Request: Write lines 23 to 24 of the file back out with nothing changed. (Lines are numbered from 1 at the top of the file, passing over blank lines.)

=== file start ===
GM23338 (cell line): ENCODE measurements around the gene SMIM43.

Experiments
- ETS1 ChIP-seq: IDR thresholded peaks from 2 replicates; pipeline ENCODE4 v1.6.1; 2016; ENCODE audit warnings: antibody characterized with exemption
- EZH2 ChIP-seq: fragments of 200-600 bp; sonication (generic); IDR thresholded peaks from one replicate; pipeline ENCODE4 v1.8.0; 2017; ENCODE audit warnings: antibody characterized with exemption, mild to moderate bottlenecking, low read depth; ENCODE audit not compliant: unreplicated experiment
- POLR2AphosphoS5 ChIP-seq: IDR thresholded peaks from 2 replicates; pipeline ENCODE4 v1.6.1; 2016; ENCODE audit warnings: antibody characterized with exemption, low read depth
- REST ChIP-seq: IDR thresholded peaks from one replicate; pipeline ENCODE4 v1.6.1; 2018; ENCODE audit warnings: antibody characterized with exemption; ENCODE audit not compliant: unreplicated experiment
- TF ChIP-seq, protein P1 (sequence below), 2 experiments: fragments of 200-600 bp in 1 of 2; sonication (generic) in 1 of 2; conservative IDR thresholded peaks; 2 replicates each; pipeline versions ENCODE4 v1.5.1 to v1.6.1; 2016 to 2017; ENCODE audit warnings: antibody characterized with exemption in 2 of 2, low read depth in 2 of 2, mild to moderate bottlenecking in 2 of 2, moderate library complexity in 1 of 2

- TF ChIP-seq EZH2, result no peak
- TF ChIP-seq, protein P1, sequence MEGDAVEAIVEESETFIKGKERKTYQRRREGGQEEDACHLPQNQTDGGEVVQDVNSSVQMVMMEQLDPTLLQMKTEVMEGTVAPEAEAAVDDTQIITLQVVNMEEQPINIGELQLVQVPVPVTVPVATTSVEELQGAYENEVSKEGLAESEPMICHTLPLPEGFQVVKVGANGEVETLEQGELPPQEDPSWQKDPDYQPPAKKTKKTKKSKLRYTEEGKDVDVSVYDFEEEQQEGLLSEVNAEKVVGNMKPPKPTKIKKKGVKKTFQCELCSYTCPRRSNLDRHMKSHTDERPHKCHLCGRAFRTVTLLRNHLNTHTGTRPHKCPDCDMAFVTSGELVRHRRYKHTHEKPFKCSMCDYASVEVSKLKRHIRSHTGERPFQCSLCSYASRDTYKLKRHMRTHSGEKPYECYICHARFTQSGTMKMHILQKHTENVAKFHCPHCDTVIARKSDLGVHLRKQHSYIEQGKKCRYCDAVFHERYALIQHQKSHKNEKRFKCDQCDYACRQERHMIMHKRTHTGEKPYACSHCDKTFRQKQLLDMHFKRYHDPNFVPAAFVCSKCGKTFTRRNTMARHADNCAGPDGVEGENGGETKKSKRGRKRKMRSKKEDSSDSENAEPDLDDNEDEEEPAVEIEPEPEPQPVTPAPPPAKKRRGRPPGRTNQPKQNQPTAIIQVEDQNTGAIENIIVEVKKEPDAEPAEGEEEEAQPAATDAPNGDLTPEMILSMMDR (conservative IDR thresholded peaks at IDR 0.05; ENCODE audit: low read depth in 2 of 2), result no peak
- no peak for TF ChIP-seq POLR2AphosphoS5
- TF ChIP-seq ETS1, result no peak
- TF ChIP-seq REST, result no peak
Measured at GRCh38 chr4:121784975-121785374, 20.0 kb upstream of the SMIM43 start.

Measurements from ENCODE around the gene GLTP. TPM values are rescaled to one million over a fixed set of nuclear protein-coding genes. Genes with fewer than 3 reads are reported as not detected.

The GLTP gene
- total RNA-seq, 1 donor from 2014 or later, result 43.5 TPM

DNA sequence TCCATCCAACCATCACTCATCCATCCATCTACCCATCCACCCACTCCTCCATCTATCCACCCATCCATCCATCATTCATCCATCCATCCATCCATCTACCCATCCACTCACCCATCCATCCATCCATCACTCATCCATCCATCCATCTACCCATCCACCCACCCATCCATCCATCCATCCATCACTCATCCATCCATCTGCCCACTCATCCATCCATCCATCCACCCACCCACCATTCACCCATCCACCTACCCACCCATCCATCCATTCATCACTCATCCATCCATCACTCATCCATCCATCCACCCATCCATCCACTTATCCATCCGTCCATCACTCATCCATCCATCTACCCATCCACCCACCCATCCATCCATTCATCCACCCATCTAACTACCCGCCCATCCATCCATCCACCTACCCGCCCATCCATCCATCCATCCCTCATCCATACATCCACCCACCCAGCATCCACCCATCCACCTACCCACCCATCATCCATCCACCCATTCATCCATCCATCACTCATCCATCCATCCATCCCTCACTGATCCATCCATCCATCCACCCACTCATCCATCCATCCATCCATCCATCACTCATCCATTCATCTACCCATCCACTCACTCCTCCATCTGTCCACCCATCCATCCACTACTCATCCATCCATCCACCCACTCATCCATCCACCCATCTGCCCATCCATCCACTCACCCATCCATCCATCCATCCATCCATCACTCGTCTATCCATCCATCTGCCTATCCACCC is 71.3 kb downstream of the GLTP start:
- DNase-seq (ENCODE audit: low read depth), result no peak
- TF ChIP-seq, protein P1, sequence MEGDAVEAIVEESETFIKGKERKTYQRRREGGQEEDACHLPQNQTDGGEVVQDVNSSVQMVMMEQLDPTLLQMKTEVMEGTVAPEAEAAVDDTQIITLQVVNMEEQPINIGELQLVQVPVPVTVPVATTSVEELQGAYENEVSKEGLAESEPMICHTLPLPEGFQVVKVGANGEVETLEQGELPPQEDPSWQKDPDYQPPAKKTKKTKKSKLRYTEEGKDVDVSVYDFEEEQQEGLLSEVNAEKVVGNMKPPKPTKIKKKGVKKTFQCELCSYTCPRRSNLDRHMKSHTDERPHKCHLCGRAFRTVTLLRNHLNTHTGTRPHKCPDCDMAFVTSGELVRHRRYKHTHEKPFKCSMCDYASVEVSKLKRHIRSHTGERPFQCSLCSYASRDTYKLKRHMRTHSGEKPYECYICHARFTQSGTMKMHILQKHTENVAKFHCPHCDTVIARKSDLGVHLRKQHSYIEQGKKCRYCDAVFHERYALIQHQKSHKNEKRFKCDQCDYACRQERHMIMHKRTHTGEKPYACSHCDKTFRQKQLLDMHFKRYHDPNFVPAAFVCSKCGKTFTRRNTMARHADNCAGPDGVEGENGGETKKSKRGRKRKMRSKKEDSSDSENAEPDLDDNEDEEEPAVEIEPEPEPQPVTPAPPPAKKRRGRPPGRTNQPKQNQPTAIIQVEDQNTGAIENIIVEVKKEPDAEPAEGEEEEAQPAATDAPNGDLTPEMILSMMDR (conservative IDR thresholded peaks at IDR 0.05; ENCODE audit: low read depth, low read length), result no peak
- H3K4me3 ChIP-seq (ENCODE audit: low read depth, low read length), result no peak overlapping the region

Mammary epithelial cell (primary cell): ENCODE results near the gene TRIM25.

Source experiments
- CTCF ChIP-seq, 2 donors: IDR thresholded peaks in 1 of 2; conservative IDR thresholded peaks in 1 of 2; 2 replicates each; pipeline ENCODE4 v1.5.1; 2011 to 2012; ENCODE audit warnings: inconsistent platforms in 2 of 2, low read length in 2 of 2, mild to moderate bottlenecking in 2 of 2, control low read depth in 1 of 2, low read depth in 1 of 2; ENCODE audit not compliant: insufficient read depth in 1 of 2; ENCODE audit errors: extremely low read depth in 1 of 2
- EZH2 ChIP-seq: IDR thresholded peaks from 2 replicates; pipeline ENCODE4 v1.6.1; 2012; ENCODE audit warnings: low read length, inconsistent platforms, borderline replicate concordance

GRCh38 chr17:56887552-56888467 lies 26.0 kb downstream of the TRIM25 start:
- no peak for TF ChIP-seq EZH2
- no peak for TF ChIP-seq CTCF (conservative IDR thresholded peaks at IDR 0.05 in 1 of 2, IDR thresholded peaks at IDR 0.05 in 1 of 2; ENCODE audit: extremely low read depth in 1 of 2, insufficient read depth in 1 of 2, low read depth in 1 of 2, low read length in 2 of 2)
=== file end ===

- CTCF ChIP-seq, 2 donors: IDR thresholded peaks in 1 of 2; conservative IDR thresholded peaks in 1 of 2; 2 replicates each; pipeline ENCODE4 v1.5.1; 2011 to 2012; ENCODE audit warnings: inconsistent platforms in 2 of 2, low read length in 2 of 2, mild to moderate bottlenecking in 2 of 2, control low read depth in 1 of 2, low read depth in 1 of 2; ENCODE audit not compliant: insufficient read depth in 1 of 2; ENCODE audit errors: extremely low read depth in 1 of 2
- EZH2 ChIP-seq: IDR thresholded peaks from 2 replicates; pipeline ENCODE4 v1.6.1; 2012; ENCODE audit warnings: low read length, inconsistent platforms, borderline replicate concordance